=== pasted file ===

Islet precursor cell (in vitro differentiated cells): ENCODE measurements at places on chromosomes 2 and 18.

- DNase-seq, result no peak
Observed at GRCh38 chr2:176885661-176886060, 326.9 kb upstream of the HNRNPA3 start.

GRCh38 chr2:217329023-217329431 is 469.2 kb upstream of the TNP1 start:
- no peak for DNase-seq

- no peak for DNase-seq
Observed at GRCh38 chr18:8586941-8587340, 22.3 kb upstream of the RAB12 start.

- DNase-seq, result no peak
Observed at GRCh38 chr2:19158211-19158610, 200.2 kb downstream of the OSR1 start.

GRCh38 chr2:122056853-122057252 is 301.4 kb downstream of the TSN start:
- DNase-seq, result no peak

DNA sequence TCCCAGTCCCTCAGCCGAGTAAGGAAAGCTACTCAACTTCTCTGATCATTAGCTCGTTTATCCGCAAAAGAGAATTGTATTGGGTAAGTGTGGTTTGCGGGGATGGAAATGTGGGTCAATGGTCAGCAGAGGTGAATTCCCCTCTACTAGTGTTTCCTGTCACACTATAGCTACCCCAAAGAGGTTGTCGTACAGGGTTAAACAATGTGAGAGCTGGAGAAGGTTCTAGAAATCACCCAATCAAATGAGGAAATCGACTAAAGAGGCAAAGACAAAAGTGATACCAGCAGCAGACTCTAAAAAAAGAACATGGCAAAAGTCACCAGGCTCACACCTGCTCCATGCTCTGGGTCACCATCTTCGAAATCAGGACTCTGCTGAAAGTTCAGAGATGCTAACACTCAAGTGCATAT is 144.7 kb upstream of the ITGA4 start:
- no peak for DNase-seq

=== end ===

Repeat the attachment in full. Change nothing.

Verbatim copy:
Islet precursor cell (in vitro differentiated cells): ENCODE measurements at places on chromosomes 2 and 18.

- DNase-seq, result no peak
Observed at GRCh38 chr2:176885661-176886060, 326.9 kb upstream of the HNRNPA3 start.

GRCh38 chr2:217329023-217329431 is 469.2 kb upstream of the TNP1 start:
- no peak for DNase-seq

- no peak for DNase-seq
Observed at GRCh38 chr18:8586941-8587340, 22.3 kb upstream of the RAB12 start.

- DNase-seq, result no peak
Observed at GRCh38 chr2:19158211-19158610, 200.2 kb downstream of the OSR1 start.

GRCh38 chr2:122056853-122057252 is 301.4 kb downstream of the TSN start:
- DNase-seq, result no peak

DNA sequence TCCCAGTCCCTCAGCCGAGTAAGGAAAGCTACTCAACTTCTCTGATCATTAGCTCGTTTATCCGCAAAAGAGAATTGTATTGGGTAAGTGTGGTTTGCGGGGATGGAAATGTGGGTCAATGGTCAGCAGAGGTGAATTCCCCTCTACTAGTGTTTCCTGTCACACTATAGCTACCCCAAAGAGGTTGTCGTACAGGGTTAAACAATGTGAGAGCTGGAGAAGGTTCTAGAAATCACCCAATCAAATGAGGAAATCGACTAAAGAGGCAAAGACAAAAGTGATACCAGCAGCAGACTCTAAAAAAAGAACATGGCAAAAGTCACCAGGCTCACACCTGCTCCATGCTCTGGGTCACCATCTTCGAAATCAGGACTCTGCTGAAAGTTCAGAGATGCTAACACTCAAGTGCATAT is 144.7 kb upstream of the ITGA4 start:
- no peak for DNase-seq